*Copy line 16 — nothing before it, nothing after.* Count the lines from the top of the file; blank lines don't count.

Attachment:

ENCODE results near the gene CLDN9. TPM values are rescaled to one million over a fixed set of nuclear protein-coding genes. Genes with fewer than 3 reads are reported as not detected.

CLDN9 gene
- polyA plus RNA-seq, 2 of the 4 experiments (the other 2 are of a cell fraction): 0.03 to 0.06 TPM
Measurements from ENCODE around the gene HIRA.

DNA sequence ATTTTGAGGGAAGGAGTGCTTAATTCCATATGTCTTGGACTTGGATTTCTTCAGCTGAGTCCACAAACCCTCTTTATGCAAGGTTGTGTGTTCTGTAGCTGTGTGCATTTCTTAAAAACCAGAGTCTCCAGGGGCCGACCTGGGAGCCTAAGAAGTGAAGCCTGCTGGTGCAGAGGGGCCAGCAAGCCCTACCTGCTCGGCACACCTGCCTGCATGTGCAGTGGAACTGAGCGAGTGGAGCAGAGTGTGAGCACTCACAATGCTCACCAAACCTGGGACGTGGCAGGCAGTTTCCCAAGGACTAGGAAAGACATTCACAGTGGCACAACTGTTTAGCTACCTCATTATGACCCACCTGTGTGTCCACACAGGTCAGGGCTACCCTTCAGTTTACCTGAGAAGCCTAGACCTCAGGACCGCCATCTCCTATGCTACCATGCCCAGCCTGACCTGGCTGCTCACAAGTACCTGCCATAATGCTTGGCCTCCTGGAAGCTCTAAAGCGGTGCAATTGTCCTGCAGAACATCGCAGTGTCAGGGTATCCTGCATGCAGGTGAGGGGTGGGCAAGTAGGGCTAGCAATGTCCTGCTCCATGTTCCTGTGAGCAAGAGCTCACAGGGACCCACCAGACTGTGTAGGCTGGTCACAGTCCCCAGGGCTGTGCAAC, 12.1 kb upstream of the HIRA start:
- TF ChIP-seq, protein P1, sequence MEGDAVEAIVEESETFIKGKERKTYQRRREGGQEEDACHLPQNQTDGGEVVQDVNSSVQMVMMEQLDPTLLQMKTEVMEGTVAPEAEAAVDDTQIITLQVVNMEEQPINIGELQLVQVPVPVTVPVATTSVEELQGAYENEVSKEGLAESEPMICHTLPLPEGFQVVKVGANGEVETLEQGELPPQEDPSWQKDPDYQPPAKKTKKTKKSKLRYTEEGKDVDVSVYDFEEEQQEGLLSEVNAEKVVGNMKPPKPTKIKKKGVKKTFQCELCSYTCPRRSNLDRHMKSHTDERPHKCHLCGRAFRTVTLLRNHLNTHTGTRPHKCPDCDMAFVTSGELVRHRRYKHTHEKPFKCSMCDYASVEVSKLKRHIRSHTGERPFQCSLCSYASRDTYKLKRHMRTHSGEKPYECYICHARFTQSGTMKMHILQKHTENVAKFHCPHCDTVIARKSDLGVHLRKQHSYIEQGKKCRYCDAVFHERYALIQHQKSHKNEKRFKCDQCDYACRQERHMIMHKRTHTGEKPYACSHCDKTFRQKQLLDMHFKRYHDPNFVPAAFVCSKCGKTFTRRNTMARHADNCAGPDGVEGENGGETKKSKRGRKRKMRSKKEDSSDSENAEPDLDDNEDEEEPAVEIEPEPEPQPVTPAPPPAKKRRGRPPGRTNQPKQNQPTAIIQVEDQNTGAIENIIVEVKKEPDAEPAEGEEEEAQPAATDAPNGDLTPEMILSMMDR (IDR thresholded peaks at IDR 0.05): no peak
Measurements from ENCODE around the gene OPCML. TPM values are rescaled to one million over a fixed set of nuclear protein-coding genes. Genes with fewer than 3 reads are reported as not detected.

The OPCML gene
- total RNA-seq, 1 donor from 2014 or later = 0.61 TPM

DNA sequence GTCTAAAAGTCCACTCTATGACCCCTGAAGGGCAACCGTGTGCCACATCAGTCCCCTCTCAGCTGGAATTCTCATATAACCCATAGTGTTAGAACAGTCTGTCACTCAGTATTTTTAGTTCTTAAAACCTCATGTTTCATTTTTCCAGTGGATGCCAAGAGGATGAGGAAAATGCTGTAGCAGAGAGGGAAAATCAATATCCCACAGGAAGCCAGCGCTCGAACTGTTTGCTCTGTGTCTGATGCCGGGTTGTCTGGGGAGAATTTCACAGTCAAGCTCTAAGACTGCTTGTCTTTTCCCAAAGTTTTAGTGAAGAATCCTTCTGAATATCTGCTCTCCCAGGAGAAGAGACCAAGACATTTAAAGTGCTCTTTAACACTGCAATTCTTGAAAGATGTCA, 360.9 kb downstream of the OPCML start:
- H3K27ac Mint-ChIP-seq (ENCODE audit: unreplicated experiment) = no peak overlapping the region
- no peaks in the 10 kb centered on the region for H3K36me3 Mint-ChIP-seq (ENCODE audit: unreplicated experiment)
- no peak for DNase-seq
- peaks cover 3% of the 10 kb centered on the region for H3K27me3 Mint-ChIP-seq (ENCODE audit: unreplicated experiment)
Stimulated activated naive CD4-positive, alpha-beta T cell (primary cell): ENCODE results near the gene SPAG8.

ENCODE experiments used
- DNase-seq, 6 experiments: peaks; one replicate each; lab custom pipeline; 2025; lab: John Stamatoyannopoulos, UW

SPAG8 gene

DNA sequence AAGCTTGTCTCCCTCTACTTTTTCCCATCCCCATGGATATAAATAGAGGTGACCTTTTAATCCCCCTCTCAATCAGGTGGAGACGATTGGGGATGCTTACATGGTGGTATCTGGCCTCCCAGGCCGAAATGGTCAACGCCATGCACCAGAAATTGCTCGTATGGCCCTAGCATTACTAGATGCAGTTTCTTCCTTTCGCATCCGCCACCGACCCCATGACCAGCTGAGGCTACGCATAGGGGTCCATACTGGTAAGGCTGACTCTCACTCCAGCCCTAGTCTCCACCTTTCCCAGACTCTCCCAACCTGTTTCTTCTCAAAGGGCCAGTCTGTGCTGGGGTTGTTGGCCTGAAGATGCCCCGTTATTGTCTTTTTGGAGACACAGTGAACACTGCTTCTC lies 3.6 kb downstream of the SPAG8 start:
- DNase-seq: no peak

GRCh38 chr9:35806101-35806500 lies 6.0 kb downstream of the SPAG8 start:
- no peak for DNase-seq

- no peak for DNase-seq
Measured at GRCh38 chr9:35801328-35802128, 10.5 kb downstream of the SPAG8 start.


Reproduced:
ENCODE experiments used